When a PhD program in the United States like this states that students are expected to engage in full-time research during the summer months and the January intersession in addition to their regular coursework, should one expect that vacation time is out of the discussion, unless it is unofficially granted by the advisor?
If your advisor is providing your pay, then you should negotiate vacation with your advisor. About 2 weeks per year is considered standard in US employment.
If your advisor is not providing you with pay, you should still discuss it with your advisor to make sure they think you are making progress and are committed to your research. However, your advisor should realize they are not in a position to dictate terms.
Do not be surprised if nobody cares. But don't abuse it.
I recommend planning your vacations at the same time as everyone else's. The benefits are that other people will not notice you are gone, and it can be hard to get work done anyway when the people you work with are gone so less is missed. Typically these times are late December and August.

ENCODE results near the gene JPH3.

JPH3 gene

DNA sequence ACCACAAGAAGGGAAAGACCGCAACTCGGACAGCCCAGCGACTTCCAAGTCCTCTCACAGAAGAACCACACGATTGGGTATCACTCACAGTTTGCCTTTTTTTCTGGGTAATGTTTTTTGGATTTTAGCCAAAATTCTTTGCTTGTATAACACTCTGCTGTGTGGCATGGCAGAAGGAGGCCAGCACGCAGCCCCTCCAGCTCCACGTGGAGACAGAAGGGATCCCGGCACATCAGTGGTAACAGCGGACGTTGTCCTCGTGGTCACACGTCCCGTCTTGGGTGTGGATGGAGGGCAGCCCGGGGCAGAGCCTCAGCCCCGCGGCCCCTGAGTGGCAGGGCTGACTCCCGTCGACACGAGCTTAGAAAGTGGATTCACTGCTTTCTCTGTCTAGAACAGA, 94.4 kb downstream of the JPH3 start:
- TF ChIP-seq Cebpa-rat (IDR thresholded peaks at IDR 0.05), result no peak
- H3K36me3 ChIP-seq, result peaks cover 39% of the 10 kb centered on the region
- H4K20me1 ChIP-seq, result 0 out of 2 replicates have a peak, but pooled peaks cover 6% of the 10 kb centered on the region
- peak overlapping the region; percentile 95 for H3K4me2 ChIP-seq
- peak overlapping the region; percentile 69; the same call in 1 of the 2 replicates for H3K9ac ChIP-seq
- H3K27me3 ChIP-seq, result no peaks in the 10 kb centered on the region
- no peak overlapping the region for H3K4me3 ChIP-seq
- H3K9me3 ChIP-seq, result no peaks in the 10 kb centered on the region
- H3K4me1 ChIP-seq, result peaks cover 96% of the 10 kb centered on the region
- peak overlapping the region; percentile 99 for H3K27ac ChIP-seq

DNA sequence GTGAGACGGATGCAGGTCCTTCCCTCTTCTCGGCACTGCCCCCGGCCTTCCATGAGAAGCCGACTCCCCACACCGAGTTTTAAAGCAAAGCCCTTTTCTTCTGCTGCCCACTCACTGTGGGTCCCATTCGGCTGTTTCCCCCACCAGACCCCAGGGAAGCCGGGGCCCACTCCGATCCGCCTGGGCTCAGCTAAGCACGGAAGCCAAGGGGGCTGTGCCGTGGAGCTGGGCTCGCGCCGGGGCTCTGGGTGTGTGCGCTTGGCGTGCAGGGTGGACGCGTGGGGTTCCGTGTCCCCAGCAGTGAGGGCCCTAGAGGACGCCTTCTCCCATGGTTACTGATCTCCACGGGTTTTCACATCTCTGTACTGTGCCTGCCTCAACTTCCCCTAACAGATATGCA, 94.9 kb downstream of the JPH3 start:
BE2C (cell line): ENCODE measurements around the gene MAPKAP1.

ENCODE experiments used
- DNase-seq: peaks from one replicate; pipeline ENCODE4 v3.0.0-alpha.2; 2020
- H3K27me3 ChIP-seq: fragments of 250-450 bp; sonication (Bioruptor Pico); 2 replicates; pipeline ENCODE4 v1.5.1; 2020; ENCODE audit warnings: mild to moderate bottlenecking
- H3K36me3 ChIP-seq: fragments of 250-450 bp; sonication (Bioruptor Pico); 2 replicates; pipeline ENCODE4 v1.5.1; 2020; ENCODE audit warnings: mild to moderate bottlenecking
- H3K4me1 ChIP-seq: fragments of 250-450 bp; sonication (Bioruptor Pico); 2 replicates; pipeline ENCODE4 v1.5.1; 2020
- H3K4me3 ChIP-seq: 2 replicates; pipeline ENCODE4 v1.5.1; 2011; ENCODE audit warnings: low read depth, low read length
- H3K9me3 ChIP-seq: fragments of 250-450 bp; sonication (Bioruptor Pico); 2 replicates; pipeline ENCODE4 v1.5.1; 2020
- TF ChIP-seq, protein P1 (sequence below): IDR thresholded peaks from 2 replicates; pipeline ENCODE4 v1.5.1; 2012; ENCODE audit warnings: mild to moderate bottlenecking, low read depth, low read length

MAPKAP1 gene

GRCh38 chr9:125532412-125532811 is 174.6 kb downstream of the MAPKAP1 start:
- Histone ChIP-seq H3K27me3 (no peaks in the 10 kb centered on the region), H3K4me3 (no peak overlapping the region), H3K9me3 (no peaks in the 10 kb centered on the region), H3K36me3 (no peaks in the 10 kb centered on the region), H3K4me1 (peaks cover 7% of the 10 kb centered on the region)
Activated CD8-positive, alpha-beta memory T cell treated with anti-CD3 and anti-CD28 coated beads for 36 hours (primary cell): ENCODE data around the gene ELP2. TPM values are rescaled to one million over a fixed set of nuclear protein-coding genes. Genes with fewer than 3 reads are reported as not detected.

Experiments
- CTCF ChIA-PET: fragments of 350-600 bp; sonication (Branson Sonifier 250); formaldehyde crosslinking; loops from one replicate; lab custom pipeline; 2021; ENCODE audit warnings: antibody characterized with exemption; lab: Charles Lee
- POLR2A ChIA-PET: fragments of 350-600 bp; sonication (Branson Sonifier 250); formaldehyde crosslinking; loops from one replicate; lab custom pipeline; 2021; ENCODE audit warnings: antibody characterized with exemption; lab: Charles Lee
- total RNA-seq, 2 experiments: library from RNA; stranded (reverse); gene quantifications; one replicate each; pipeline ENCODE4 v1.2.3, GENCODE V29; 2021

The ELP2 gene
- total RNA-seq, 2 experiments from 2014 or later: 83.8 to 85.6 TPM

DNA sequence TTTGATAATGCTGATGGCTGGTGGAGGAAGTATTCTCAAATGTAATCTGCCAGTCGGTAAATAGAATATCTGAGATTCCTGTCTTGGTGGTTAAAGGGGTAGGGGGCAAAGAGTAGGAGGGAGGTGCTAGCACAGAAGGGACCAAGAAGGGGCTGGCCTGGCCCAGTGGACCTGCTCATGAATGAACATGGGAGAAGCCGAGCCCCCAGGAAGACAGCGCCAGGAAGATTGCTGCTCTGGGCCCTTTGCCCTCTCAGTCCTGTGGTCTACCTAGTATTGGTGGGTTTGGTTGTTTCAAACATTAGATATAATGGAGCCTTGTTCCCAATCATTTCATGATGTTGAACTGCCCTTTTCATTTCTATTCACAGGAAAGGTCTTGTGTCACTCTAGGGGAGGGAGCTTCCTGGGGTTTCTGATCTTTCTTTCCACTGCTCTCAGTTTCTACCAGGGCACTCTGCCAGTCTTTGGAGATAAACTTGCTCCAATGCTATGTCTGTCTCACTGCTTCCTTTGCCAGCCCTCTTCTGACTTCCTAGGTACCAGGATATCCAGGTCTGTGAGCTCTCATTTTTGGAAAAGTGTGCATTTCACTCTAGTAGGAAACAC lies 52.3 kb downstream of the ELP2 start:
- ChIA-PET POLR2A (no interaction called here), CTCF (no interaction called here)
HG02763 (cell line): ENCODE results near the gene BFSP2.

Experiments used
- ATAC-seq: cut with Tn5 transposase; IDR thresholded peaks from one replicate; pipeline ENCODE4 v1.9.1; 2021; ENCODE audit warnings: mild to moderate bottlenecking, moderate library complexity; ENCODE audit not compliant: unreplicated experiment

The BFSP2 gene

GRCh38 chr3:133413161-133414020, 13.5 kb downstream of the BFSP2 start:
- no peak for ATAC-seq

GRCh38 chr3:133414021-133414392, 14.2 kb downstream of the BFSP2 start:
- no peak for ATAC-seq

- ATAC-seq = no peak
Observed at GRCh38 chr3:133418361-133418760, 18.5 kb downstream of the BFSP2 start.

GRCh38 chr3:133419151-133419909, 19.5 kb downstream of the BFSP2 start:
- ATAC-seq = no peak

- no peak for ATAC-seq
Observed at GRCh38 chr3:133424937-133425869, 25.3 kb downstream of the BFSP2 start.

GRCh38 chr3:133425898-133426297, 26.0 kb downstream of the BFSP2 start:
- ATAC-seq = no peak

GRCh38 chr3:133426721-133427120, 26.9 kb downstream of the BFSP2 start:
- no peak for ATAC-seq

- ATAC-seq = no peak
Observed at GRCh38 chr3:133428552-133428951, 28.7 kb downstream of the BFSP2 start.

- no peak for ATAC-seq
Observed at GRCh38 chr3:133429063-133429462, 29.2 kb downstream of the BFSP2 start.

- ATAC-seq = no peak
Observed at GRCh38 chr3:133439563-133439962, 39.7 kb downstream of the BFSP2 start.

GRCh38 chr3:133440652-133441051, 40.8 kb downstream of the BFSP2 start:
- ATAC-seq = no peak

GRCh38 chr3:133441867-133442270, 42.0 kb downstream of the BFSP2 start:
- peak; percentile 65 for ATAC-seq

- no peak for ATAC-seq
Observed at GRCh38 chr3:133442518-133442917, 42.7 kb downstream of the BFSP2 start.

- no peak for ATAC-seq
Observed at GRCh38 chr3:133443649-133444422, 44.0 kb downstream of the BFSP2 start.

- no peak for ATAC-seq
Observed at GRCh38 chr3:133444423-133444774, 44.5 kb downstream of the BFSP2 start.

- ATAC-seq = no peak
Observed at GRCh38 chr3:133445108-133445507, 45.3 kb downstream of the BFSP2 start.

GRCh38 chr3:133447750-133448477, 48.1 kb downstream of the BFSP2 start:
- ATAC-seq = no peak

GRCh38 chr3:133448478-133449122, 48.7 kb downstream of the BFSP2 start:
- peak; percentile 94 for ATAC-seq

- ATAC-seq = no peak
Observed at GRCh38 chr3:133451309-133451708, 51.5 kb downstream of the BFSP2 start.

My university is officially closed (skeleton crew only) from Christmas Eve through New Year's Day, and lot's of graduate students take this time off (and more). OTOH, there are plenty of profs that work their students to the bone and demand work over Christmas break, every other holiday when the university is closed, and every weekend, too.
If personal time is important to you, you should discuss expectations for time spent working or in the lab with a potential advisor before your sign on to work with them. My PhD supervisor expected people to put in appearances most weekdays in the lab and to be productive, but I know others that have Friday meetings that generate Monday deadlines.